Norway: Latest working life developments – Q4 2017

A campaign against violence in the health and social sector, payment of the minimum wage in hotels and restaurants, and a protest over temporary workers in construction are the main topics of interest in this article. This country update reports on the latest developments in working life in Norway in the fourth quarter of 2017.

Campaign against violence at work in the health and social sector

Data from the National Surveillance System for Work Environment and Occupational Health show that each year about 7% of employees who participated in the Norwegian working life survey in 2009–2013 had been exposed to violence and threat situations; this is equivalent to around 200,000 people nationally. Employees in the health and social sector are particularly at risk. The Norwegian Labour Inspection Authority (Arbeidstilsynet) has launched a campaign aimed specifically at employers and employees in the health and social sector, although its messages are relevant to other sectors where violence and threats are prevalent. The campaign consists of:

  • a short film showing various types of violence and threat events typical of the health and social sector;
  • video interviews with employers and employees who tell about their experiences;
  • advice on how to (and should) work to prevent incidents.

In addition to this campaign, the Authority has conducted inspections at a number of workplaces in the health and social sector. New provisions in the Norwegian Working Environment Act aimed at preventing and handling violence and threats of violence in the workplace came into force on 1 January 2017.

Minimum wages for staff in all hotels and restaurants

On 3 November 2017, the Tariff Board decided to make the collective agreement (Riksavtalen) applicable to all hotels and restaurants following a request from the Norwegian Confederation of Trade Unions (LO). In accordance to the Act on General Applicable Collective Agreements, an agreement can be made generally applicable if it is proved that foreign employees are paid less and their working conditions are poorer than those of Norwegian-born employees. The decision means that all hotels and restaurants have to respect the collectively agreed hourly minimum wage of NOK 157.18 (€16.32 as at 18 January 2018). The agreement also includes maximum fees for staff board and lodging.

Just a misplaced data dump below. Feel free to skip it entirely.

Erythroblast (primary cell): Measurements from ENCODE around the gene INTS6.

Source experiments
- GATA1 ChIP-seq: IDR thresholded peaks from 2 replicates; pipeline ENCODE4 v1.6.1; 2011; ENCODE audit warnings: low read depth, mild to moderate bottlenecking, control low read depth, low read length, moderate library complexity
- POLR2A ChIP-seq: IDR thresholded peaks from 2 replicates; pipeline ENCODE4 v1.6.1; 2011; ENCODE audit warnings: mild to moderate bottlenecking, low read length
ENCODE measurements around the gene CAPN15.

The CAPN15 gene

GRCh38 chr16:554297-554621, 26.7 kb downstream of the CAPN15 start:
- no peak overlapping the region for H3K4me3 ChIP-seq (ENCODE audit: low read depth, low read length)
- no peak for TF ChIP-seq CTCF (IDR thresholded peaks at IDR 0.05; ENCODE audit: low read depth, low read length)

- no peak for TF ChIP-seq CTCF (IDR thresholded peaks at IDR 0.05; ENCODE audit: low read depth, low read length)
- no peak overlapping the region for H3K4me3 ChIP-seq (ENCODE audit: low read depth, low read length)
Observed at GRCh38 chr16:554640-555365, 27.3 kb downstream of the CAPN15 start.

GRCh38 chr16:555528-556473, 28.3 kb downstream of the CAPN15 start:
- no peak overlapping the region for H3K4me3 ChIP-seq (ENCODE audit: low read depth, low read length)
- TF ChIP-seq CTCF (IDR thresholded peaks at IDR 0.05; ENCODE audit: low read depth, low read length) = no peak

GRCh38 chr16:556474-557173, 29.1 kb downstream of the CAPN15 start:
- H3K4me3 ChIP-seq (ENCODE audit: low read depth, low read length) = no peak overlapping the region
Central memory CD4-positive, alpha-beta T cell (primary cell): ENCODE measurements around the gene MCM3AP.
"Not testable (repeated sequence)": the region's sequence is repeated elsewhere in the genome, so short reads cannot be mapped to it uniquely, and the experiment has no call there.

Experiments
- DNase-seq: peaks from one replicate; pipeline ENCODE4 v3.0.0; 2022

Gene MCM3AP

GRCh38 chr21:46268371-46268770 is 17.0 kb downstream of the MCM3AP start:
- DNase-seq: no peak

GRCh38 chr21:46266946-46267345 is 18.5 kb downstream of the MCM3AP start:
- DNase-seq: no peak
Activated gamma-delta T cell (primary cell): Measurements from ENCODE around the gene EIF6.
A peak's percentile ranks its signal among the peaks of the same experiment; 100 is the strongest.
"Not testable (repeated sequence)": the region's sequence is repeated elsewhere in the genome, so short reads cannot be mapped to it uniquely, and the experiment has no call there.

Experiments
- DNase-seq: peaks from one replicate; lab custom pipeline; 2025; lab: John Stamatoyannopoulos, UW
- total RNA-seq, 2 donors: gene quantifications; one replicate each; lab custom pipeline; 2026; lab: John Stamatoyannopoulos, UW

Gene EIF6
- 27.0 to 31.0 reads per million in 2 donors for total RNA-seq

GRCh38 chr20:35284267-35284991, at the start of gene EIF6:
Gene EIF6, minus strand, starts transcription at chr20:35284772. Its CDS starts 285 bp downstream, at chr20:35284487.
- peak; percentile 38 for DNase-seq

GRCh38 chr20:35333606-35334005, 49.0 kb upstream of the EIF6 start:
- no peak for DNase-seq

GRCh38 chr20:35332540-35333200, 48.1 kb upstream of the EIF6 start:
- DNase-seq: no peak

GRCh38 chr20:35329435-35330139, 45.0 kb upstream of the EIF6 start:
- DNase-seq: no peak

The decision from the Tariff Board was carried unanimously, as it was also supported by the board member appointed by the Confederation of Norwegian Enterprises (NHO). In the consultation round, the trade unions supported the decision while the employer organisations NHO Reiseliv (affiliated to NHO), the Enterprise Federation of Norway (Virke) and Spekter argued against it.

Political strike against temporary agencies

On 15 November 2017, several local trade unions affiliated to LO organised a political strike against the use of temporary work agencies in the construction industry in the Oslofjord region. The aim was to put pressure on the government to make use of temporary work agencies illegal in the construction industry in this region. The trade unions argued that temporary agency workers were meant to replace employees on sick leave and leave of absence, but it had led to major use of casual workers. The trade unions claim that:

  • temporary work agencies are the largest employer at several construction sites in the Oslofjord region;
  • temporary agency workers displace employees on permanent contracts;
  • they have variable wages and poor working conditions, and no guaranteed annual income.

Other arguments put forward by the unions include:

  • lack of apprenticeships within the temporary work agencies;
  • the use of temporary workers leads to poorer productivity and daily infringements of regulations on working time and overtime pay.

Commentary

The political strike feeds into an ongoing debate about the regulation of temporary agency work in Norway. The government is considering new regulations designed to prevent the misuse of temporary agency workers, while trade unions within the construction sector are demanding a ban on their use. A bill aiming to limit the use of temporary agency workers without pay between assignments and in situations where they replace employees on permanent contracts went out to consultation in the third quarter of 2017. The government has so far not decided how to go forward, but is expected to present a bill to parliament during spring 2018.

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